- An evolving, adapting product plan as we’ve mentioned before, the agile development module works on feedback and re-workings of any aspect of a project on a priority basis. This means that your plan will have to be built with space for these intact. This also means that your planning needs to be kept dynamic, and it is this dynamic that keeps everything moving at a rapid pace. Dynamic plans deliver better end products because they have a better understanding of what the consumer or client ultimately wants. These plans are constantly open to upgrades and changes, and this helps the team because they don’t have to start from scratch if the end result does not satisfy after completion.
- Your project grows along with youThis is an extremely crucial part of the agile development process, and is an intrinsic part of it as well. In agile development, you get constant feedback at the end of every iteration. This means that your product plan keeps changing as well. There is no set goal to work toward mindlessly, as the feedback you get will make you rethink your goals each time. Your feature list might grow, and be easier to incorporate at early stages than at a later stage. It is a much more interesting environment to work with for programmers and is a more efficient way to deliver products that a customer or client is satisfied with.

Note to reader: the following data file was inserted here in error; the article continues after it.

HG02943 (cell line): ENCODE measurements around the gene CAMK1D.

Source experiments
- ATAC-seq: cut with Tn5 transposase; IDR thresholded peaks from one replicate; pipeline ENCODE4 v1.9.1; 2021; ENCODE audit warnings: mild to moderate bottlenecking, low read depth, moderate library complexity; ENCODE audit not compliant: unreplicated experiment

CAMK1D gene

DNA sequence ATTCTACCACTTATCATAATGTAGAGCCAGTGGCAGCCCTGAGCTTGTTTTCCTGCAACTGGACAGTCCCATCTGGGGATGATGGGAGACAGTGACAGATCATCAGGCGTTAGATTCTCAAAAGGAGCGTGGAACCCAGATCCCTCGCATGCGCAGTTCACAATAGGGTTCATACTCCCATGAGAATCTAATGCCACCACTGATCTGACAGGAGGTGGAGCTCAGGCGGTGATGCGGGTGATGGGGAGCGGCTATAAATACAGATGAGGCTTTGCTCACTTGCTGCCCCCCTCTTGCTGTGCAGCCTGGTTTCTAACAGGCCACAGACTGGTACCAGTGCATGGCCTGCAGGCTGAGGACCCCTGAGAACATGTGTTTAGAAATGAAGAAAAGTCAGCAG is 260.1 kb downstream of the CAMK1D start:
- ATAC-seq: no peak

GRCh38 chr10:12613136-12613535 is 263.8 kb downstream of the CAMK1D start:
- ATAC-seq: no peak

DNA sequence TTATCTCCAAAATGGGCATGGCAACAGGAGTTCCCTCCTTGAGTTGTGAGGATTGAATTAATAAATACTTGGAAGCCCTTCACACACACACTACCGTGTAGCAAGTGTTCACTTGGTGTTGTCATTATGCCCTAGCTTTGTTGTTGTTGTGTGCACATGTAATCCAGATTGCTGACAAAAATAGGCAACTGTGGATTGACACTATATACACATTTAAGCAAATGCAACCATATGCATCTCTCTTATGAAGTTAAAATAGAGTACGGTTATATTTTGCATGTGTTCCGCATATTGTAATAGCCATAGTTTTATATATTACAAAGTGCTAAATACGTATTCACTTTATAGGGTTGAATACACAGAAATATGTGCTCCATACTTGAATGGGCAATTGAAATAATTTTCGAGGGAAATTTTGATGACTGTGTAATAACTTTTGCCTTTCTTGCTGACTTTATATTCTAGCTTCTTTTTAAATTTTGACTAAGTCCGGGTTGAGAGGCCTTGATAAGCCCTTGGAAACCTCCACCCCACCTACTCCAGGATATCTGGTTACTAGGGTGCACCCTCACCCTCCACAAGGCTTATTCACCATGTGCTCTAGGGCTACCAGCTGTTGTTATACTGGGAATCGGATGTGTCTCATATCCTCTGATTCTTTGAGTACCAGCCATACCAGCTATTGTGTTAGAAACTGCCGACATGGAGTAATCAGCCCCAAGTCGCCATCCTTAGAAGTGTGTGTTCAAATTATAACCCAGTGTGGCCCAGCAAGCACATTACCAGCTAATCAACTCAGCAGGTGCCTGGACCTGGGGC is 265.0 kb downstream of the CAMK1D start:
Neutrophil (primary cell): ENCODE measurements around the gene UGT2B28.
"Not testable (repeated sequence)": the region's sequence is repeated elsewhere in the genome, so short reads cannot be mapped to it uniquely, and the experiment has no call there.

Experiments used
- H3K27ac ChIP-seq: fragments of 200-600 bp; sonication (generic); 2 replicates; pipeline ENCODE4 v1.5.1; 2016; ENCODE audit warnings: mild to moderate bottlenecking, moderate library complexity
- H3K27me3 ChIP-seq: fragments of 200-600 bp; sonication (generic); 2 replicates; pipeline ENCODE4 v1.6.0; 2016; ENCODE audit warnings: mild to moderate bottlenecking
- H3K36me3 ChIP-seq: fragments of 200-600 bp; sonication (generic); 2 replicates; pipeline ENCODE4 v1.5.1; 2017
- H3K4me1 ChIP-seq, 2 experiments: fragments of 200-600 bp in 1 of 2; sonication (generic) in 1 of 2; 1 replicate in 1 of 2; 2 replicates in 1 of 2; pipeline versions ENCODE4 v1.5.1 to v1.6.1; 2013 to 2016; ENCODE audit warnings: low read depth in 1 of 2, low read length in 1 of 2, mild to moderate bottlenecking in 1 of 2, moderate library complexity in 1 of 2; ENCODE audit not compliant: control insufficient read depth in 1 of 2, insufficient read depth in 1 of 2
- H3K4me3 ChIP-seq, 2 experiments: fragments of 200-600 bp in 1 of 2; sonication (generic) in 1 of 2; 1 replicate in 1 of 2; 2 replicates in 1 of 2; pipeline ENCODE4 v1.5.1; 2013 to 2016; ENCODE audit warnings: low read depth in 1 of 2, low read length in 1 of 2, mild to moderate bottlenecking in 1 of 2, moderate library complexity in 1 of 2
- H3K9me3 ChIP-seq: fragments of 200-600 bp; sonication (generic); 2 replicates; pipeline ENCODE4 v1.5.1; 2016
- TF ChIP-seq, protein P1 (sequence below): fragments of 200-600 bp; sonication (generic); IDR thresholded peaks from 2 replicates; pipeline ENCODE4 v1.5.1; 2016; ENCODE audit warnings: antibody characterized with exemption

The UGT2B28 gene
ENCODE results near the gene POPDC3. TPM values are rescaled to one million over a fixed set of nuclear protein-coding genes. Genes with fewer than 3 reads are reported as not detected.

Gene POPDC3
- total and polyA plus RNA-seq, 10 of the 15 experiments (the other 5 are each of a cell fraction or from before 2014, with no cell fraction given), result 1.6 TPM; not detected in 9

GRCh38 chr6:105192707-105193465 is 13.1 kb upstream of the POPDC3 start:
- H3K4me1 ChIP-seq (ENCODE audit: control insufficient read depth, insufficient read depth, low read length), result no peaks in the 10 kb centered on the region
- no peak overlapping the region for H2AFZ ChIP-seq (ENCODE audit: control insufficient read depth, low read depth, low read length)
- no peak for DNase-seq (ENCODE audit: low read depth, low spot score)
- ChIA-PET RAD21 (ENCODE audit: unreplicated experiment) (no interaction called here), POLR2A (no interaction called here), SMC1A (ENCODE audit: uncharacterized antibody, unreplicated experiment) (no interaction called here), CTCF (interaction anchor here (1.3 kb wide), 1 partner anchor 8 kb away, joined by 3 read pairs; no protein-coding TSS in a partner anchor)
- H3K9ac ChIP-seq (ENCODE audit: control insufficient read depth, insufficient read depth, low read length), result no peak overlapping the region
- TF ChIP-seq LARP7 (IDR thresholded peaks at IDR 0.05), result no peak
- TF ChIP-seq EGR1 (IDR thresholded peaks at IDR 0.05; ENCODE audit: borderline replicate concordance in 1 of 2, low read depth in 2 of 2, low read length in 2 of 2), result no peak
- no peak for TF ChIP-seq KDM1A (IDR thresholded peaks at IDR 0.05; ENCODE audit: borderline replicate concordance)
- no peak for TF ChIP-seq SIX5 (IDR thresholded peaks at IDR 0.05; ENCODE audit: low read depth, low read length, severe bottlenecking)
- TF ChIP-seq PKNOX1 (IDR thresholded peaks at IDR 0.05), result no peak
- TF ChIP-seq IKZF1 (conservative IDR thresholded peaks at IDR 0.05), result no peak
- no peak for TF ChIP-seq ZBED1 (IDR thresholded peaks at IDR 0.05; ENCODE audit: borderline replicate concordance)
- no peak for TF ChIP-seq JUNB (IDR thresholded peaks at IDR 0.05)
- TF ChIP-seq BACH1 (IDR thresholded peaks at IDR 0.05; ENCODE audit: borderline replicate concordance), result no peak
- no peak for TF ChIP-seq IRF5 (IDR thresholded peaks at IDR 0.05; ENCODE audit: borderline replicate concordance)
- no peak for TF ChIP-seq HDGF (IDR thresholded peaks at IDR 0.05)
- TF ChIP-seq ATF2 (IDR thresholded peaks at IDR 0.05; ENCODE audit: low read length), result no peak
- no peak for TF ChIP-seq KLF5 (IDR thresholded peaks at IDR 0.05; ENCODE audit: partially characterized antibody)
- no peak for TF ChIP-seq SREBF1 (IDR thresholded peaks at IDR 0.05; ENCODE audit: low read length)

- Thatched teamwork The agile development process calls for standalone teams that are assigned to different work, but who ultimately work together to build the final product. This cross-functional or thatched teamwork has several benefits. First, it doesn’t put the entire responsibility of the project in one place. Less stress equals to higher productivity. Additionally, smaller groups are easier to supervise, and work better than larger groups. Everyone on the team knows exactly what they’re doing, what they’re responsible for, and what their contribution is. Keep your agile development teams small, but in constant communication. The benefits of thatched teamwork comes out brilliantly when you have a highly creative, multi-disciplinary team. Everyone brings their own expertise to the table and you get a very well-rounded end product as a result.
- The Devil Is In The DetailsHere is a handy checklist about actionable points
- Make sure unit tests and component tests are done rigorously.
- Make sure that GUI smoke tests are done with every sprint or test cycle.
- Make sure that you respect the tests and the feedback that you get from the testers.
Make sure you add the feedback to the add-on needs for the next cycle.
These small details will ensure that your Agile testing is done efficiently and that your testing plan succeeds. You need to keep your approach to Agile testing on point, and not deviate from the plan that you lay out in the beginning. Together, these will ensure that you succeed with Agile testing.
If you want to learn more about being more productive with Test Automation, contact us at CloudQA (firstname.lastname@example.org)